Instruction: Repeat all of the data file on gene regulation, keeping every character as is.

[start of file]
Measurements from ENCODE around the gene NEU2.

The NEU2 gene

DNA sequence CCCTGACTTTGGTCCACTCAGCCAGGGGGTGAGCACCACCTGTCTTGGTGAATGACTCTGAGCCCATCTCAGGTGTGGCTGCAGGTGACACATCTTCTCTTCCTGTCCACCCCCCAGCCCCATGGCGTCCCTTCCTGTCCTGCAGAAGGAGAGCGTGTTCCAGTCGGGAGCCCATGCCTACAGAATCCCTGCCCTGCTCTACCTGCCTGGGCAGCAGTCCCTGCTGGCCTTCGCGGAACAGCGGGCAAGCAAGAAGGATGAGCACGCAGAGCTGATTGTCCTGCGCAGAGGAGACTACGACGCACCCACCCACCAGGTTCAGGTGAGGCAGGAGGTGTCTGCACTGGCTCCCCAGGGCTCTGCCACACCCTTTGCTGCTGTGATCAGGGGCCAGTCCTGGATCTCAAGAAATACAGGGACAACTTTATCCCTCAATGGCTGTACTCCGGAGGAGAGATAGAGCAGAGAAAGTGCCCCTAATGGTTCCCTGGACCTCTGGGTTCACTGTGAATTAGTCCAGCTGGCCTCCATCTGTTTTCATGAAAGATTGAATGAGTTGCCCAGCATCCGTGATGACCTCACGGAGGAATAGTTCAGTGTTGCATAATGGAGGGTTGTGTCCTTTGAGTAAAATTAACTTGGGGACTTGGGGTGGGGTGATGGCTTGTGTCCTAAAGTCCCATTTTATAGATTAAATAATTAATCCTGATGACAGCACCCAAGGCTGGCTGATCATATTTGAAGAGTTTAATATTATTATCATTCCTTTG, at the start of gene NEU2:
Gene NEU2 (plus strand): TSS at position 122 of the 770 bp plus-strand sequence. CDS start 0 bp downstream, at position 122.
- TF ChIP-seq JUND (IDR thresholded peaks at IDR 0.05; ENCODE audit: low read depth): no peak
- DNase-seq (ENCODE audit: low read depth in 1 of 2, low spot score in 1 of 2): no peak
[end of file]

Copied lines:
Measurements from ENCODE around the gene NEU2.

The NEU2 gene

DNA sequence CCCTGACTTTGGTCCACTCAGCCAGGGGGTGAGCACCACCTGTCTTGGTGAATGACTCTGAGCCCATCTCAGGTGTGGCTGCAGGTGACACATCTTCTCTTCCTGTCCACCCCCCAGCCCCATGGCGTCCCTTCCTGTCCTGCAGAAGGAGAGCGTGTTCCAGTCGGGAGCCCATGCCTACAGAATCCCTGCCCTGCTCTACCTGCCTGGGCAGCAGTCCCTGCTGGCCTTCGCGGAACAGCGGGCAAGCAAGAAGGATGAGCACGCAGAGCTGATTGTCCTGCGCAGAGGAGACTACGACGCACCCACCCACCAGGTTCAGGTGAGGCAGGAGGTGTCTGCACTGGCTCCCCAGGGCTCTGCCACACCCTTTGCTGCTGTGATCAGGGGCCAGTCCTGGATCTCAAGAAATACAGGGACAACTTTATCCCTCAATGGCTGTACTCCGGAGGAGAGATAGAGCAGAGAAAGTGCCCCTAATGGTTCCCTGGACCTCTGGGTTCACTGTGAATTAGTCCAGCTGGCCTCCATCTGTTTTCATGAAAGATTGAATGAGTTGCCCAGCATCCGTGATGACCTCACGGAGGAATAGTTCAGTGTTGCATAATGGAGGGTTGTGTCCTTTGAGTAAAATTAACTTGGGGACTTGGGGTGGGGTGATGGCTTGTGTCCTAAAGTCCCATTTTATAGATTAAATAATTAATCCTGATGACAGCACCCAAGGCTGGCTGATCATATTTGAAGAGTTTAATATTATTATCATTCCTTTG, at the start of gene NEU2:
Gene NEU2 (plus strand): TSS at position 122 of the 770 bp plus-strand sequence. CDS start 0 bp downstream, at position 122.
- TF ChIP-seq JUND (IDR thresholded peaks at IDR 0.05; ENCODE audit: low read depth): no peak
- DNase-seq (ENCODE audit: low read depth in 1 of 2, low spot score in 1 of 2): no peak